These trailers are typically towed behind a semi-tractor and dropped off at a clinical location. The front jacks will be used to lift and support the front of the trailer when it is detached from the tow vehicle and the driver will initially level the trailer, and then leave. Through the course of the day, as environmental conditions change, the level of the trailer may change and need to be re-leveled. It is important that medical clinical personnel be able to perform this function as conditions change, or else use of the machines in the trailer may have to be suspended until the trailer can be re-leveled.
The current invention addresses the shortcomings of the prior art.
The invention provides a high accuracy medical trailer leveling system capable of detecting at least three level orientations including level along a longitudinal direction, level along a lateral direction at the front of the trailer and level along a lateral direction at the rear of the trailer.
The system may have sensors that detect a level orientation in the longitudinal direction at the front of the trailer and a level orientation in the longitudinal direction at the rear of the trailer, in addition to the functions of those sensors detecting lateral level at the front and rear.
A touch pad of the system preferably has buttons for controlling the system and a display screen, the display screen being capable of displaying a level condition in a particular location of the trailer and direction. The display screen can display the level orientation of side to side, front; side to side, rear; and front to back, and can also display the angle of inclination.
In another preferred aspect, one set of lights on the control pad indicates which jacks to actuate to level the vehicle, and another set of lights indicates which jacks are being actuated.
These particular objects and advantages may apply to only some embodiments falling within the claims and thus do not define the scope of the invention.
Like reference symbols in the various drawings indicate like elements.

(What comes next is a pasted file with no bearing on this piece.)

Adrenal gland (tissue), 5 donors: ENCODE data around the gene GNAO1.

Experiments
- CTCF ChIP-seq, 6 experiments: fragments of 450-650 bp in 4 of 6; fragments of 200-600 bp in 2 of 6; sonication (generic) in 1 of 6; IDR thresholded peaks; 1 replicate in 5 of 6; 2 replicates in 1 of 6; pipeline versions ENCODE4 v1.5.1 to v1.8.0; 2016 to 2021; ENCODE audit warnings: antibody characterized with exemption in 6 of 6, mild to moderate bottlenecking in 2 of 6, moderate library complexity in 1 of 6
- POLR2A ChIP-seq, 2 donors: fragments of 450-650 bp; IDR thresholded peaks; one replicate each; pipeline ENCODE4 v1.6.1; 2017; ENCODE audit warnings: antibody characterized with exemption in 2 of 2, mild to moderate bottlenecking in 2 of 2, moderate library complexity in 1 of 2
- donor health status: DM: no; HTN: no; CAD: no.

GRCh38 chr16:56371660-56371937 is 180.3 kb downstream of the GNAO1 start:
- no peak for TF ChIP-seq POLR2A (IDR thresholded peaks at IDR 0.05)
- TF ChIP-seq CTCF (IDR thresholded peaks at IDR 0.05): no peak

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With bi-direction sensors, level sensor 36 is located at the front end of medical equipment trailer 10 and is used in conjunction with lift mechanisms 24 and 26 to make level adjustments to the front end of medical equipment trailer 10 for proper functioning of the equipment housed in medical equipment trailer 10. Conversely, level sensor 34 is located at the rear end of medical equipment trailer 10 and is used in conjunction with lift mechanisms 28 and 30 to attain the recommended leveling. Both level sensor 34 and level sensor 36 are used to ensure that medical equipment trailer 10 is level relative to a horizontal plane as determined by gravity. Level sensors 34 and 36 are configured for accuracy levels of 0.1° front to rear, 0.05° side to side (left to right) in the front, and 0.05° side to side (left to right) in the rear of medical equipment trailer 10. These accuracy limits are relative to the horizontal plane. Also shown in
Medical equipment trailer 10 will generally weigh in excess of 50,000 lbs., with the bulk of the weight concentrated toward the rear end. The front of medical equipment trailer 10 is reserved for such things as a waiting area, prep area, and computer equipment. Because of the weight of medical equipment, trailer 10 and the installed machines and its distribution, it is inherently difficult to achieve the system level within tolerance limits which permit proper functioning of the installed machines. Advantageously using two bidirectional level sensors 34 and 36, and strategically placing level sensor 36 at the front end and level sensor 34 at the rear end of medical equipment trailer 10, helps to substantially reduce twist, and compensate for it during leveling. Twist is regarded as the deformation of chassis 20 as a result of overly extending any one corner relative to the diagonally opposite corner. Level sensor 36 is used in conjunction with both lift mechanism 24 and lift mechanism 26 to achieve and maintain the recommended level position for the front end of medical equipment trailer 10. Likewise, level sensor 34 is used in conjunction with both lift mechanism 28 and lift mechanism 30 to achieve the recommended level states for the rear end of medical equipment trailer 10. Twist is minimized by maintaining a zero level between level sensor 36 and level sensor 34. Zero level should be understood to mean that the two sensors are equal elevation above the ground and the sides of each sensor are equal elevation above the ground.